Collard Greens and Ham Hocks!

 
When I was growing up, we always ate greens, but not collard greens.  Everyone around here grew and cooked turnip greens and mustard greens or mixed them.  Some also ate poke on occasion.  I used to love poke salad when I was a little girl.  I had an uncle that really loved it and he and I were the only ones who would eat it, so my aunt would cook us a big pot or a 'mess' as southerners like to say and we would have contests to see who could eat the most.   I had forgotten about that until my mother reminded me of it the other day when we were talking about cooking greens.  
We started cooking collards after Paula Deen became so popular on Food Network and cooked them on there and my sister moved to Georgia where they eat collards and she found out how good they were and passed that info along. Also my sister, mother and I took a trip to Savannah, Georgia and ate at Paula Deen's restaurant and those collards were to die for. Anyway, long story short, collard greens are now our favorite greens, but we still eat the others also.  I love all greens cooked the right way.

This is how I cook my collard greens, but there are many variations and recipes and I know everyone likes their own so I am not saying this is the only way to do it.  This is a very tasty way to cook them though.   This is also not a set in stone recipe, you can vary the seasoning to your taste. There are a few musts when cooking greens to make them taste good though, use enough seasoning and you have to put some sort of meat grease in them.  Not a bucket full or anything, but you do have to put some bacon grease, ham hock, ham pieces...something.  It cuts any of the bitterness they might have.   Here is what you'll need:

2- 3 bunches of collard greens depending on how they are bundled, about enough to fill up a plastic grocery bag once they are cleaned
1 meaty ham hock or 2 if not so meaty (preferably a country ham hock)
1 Tbs of salt
1 tsp. black pepper
1 tsp. garlic powder
1 tsp. Cajun Seasoning (I used Tony Chachere's) or seasoned salt if you don't want the spiciness
1 Tbs hot sauce (something like Texas Peete is good) 
1 tsp. sugar
1 tsp. bacon drippings


Wash the ham hock off really well then place it in a dutch oven or large pot.  I like to use my cast iron dutch oven for this.  Cover the ham hock with water (about 2 quarts).  Add  the salt, pepper, Cajun seasoning, garlic powder, and hot sauce to the water.  Bring this to a boil then turn heat to medium and cook the ham hock for about an hour. 

Wash the collard greens by running them through about three changes of water.  Lift each green individually out of the water to a large bowl or colander.  Change the water and do it again.  Collards are usually a little dirty and can be gritty and insects love them and will cling to them, so washing each one is important.  Even the bags that are sold in the supermarket that say they are prewashed and cut need to be rewashed at least once.  That's just my opinion...for what it is worth...lol.   When you have them washed, strip the leaves off of the stems that run through the middle of the leaves.  That stem is tough and fibrous...not good to eat.   Stack the leaves in a stack of about 7-8 and then roll them up like a cigar.  Take a sharp knife and cut the roll in about 1/2 inch strips.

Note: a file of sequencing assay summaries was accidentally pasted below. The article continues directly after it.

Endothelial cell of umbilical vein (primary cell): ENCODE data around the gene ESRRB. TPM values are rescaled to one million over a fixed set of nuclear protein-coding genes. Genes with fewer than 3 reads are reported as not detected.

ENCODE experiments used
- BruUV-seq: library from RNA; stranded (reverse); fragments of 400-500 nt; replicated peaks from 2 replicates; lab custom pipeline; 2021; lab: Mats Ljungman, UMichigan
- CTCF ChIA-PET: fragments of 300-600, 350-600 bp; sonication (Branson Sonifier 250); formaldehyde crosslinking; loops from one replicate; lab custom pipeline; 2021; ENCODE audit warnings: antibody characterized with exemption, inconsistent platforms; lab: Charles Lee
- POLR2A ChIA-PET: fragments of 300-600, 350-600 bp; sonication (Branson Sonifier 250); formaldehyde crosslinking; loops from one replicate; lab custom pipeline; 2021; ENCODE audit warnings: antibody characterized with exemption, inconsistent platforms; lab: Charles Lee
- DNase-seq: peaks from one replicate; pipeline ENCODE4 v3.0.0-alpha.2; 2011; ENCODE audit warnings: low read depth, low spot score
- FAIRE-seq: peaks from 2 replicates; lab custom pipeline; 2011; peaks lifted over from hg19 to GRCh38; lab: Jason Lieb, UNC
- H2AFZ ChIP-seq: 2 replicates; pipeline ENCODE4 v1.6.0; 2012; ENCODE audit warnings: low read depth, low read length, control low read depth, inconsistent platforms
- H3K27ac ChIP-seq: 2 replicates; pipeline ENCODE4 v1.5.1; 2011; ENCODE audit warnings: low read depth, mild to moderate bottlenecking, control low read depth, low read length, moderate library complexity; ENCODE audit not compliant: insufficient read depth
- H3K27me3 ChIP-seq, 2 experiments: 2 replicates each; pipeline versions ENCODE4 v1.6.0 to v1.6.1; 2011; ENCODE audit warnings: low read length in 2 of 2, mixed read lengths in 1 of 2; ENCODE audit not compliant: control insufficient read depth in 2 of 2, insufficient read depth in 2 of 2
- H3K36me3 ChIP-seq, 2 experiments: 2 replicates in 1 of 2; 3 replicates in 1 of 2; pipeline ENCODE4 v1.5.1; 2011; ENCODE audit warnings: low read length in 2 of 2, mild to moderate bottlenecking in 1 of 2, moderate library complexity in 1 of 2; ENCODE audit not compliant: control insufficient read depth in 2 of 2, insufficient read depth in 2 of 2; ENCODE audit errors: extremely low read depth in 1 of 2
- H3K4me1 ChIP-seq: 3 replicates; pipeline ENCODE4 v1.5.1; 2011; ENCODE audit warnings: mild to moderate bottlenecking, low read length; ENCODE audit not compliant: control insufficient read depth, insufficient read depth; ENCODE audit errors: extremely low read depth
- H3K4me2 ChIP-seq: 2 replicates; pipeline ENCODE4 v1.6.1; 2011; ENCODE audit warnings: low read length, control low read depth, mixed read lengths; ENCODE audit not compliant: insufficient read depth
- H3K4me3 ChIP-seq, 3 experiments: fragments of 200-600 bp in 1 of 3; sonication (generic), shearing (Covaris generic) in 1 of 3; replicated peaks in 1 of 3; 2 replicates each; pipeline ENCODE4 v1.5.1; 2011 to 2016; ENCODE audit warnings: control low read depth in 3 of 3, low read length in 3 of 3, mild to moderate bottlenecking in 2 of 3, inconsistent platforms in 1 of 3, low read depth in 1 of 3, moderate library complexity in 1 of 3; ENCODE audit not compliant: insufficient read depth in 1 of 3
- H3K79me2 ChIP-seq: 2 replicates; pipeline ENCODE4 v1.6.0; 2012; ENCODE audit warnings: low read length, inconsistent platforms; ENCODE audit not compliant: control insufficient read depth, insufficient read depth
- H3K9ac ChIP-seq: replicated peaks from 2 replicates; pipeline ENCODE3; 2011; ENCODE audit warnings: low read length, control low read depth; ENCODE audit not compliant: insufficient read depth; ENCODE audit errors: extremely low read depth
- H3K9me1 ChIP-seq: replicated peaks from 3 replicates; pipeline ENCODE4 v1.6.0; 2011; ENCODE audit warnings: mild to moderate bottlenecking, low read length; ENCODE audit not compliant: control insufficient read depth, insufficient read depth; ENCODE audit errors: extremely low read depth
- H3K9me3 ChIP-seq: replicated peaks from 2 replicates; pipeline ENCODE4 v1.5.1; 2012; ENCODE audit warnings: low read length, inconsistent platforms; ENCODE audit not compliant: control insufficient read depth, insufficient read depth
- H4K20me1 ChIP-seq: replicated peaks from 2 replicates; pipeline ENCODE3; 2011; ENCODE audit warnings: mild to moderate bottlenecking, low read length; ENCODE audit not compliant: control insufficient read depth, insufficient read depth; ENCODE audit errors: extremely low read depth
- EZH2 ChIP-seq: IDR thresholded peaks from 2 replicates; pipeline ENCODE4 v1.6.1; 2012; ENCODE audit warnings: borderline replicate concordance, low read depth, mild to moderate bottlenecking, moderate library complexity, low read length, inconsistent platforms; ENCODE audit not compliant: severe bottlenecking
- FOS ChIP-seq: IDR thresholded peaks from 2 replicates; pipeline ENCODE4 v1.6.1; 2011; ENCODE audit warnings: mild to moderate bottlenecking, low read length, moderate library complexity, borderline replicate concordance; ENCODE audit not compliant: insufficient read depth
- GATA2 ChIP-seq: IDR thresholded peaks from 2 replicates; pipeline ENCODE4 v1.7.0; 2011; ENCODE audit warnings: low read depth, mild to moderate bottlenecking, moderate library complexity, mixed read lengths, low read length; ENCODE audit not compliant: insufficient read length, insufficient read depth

Place the cut greens in the pot with the liquid and the ham hock.  It will look like a whole lot, but they will wilt and shrink down as they cook.  Add the sugar and the bacon drippings  Cook on medium low for about an hour. 

Remove the ham hock after one hour to a plate to cool. When it's cool enough to handle cut the lean meat off of the bone, it should just about fall off,  discard bone and fat and return the lean meat to the collards and mix.  Cook for about 30 minutes more and taste for seasoning.  Some people make the mistake of cooking greens to death.  They do not need to cook all day long.  They should still be a nice green when they are done.  The bigger your collard leaves, the longer it will take to get them tender.  Taste for tenderness and you will be able to tell if they need more time.

Serve with vinegar, Vidalia onion, and of course hoe cakes!   


22 comments:

  1. From the south here, Florida, love iced tea and cornbread, collard greens! Will definitely try this recipe. How do you make your hoe cakes?\

    Thank you for sharing.

    ReplyDelete
  2. Here is the link to the hoe cake recipe: http://sweetteaandcornbread.blogspot.com/2012/03/cornbread-hoe-cakes.html.

    Thank you for your comments and I hope your enjoy them!

    ReplyDelete
  3. WoW I thought all southerners ate Collards, glad you found them, they're my favorite of all greens !!!

    ReplyDelete
    Replies
    1. They are now my favorites also. Glad we found them also!

      Delete
    2. My mama always fixed mustard and turnips..never Collards. I started fixing Collards and that's just about the only greens I fix...love them!! Gonna fix them for New Years. Thanks for your recipe, can't wait to try it.

      Delete